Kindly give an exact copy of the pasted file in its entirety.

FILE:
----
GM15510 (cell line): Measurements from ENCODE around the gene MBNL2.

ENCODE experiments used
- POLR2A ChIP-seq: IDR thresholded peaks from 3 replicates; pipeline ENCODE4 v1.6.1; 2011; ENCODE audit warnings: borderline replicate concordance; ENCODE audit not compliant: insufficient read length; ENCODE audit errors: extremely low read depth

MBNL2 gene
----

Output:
GM15510 (cell line): Measurements from ENCODE around the gene MBNL2.

ENCODE experiments used
- POLR2A ChIP-seq: IDR thresholded peaks from 3 replicates; pipeline ENCODE4 v1.6.1; 2011; ENCODE audit warnings: borderline replicate concordance; ENCODE audit not compliant: insufficient read length; ENCODE audit errors: extremely low read depth

MBNL2 gene